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A preoccupation with Fakes?

Pg.31,Vol.XXX, No.2, 1996, “Prehistoric American”

I certainly hope not.But the fact remains that Fakes are an ever present problem. Late in 1988, I was politely informed by one of our illustrious members that there was just too much talk about fakes. I took heed and never wrote another article on the subject until 1994. Then my reinspi­ration came from many experienced and novice collectors who mentioned how much they enjoyed the more than fifty articles on the subject I had authored over the past 25 years. While contemplating this subject, I began to think about the commentary of others who stressed the very same subject. Allow me to share a few excerpts with you.

“Nothing makes the collector so unhappy as to discover he had driven a long way, bargaining carefully, and spent a tidy sum of money only to bring home a fake.” Earl Townsend, Jr.,”Birdstones”, 1959.

“It has been estimated by old-time collectors that about 1/2 of the bird-stones in the hands of collectors today are of questionable origin. It has been estimated also that the per­centages of questionable objects among other types may be: Bannerstones, 30 to 40%; diminutive axes, 90%; hematite plummets, 30%; and hardstone plummets, 80%.” Gregory Perim, “Central States Archaeological Journal”, January 1962.

“So many of today’s questionable artifacts are so well made that perfect judgement by the naked eye alone is impossible”. Gray LaDassor, “Central States Archaeological Journal”, No.1, 1965.

“When these objects are recog­nized by an expert as being fraudu­lent, the purchaser is sometimes resentful because he knows the piece in question was collected over fifty years go. Because an object is known to have been collected many years ago is no guarantee it is genuine”. Dr.Stanley J. Copeland, “Ohio Archaeologist”, No.1,1969.

“It is not possible for any one person to be skilled or gifted to the extent where he or she can be 100% perfect in recognizing Indian relic slate or stone frauds”. Cameron Parks, “Ohio Archaeologist”, No.2, 1976.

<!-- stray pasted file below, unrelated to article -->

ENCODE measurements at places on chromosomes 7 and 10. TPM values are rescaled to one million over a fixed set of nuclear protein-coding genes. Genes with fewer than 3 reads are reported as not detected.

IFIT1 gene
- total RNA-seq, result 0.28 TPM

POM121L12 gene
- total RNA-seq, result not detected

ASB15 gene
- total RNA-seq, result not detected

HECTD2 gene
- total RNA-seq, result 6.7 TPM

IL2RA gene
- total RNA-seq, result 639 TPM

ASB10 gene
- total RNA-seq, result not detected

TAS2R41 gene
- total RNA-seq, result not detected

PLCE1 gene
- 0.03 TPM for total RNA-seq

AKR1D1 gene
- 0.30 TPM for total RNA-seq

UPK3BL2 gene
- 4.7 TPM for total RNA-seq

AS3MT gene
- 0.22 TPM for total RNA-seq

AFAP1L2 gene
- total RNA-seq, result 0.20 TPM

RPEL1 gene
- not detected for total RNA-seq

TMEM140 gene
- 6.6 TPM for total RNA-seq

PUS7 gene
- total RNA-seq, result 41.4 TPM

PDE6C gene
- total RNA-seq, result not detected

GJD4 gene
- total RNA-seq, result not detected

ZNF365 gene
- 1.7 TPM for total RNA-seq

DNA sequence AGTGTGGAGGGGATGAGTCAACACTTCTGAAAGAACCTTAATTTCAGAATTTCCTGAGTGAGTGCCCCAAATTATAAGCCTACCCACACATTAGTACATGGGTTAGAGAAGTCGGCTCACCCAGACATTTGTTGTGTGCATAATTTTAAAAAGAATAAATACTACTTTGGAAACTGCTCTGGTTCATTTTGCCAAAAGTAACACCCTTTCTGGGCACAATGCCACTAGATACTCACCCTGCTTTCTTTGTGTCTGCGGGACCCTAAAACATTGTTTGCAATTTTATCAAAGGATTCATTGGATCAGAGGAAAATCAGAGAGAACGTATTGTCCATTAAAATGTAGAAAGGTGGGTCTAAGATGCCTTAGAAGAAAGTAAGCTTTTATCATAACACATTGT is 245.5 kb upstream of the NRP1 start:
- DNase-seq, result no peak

“A reproduction is a fake when offered as a prehistoric implement at a collector’s price”. Scott Haskins, “Ohio Archaeologist”, No.2,1978.

“Years ago, I bought an artifact to be real but later learned the arti­ fact was fake and the story behind it was a lie”. Marvin Seeley, “Artifacts” Issue No.4, 1984.

“The clever fraud makers invest in genuine artifacts to copy and duplcate . Some are known to visit muse­ ums, producing 3-dimensional draw­ ings and blueprints of choice speci­mens”. John F .Berner,”Central States Archaeological Journal”, No.4,1984.

“Warning: More than any other collectible field, fake relics, all recently made and aged, are being offered to the public everywhere as genuine prehistoric artifacts”. Robert Overstreet,”Indian Projectile Points price guide”, 1989.

The list of such experts could fill this journal to overflowing as perhaps no singular subject has become so prominent, time after time. Should I have elected not to quote the authors and date; this information could have been written yesterday. No, I don’t think there is too much conversation on the subject of fakes. Sometimes I ask myself why is the proliferation of fakes so intense? I think primarily because so few bring dishonest mak­ers or dealers to justice, probably for two reasons. Possible the fear of slan­der, and potentially being made a fool of publicly for having paid a “tidy” sum for a newly fashioned rock!

No article could be considered complete without a few expose’s. Currently an upper state Illinois faker who specialized in Ohio pipestone Hopewell pipe reproductions is now replicating famous Dr.Gordon Meuser slate artifacts. The only one’s being marketed are those that appeared in the small auction pictures.

The reason is that these are harder to identify. Each also is adorned with simulated Meuser type writing and date, taken directly from the late Doctor’s original catalog!

This past summer, I attended a knap-in. This is where those who experiment in reproduction of ancient flint types get together to trade raw material, tool technology and finished pieces. Here you could choose from Clovis to Lost Lake or Caddo knives for anywhere from $40 to $75 each, depending on the knapper skill.

Not every faker works with flint. A southern Indiana stone cutter is making good use of the off fall of his trade. Now making one good bannerstone per day, either in hardstone or slate. After finished grinding, each receives shot blasting to simulate pecking and polish, then microwaved to produce age appearing cracks and lines. Isn’t modern technology won­derful? The banners sell for $100 each, spot cash. (checks not accept­ed).

It used to be tradition that the good southeastern pottery came through a distributor who bought everything that surfaced. Greedy dealers didn’t like the mark-up so they make the pilgrimage to buy direct and save! The modern replicas are unlike anything genuine. The old adage is pay a lot, get the best. Not so, as the only thing for sure today, that you paid a high price. Think about it!

“Used by Permission of the Author” and originally published in American Indian Artifacts; Genuine or

Reproduction by Col. John F. Berner. Copyright © 2000 by American Antiquities, Inc.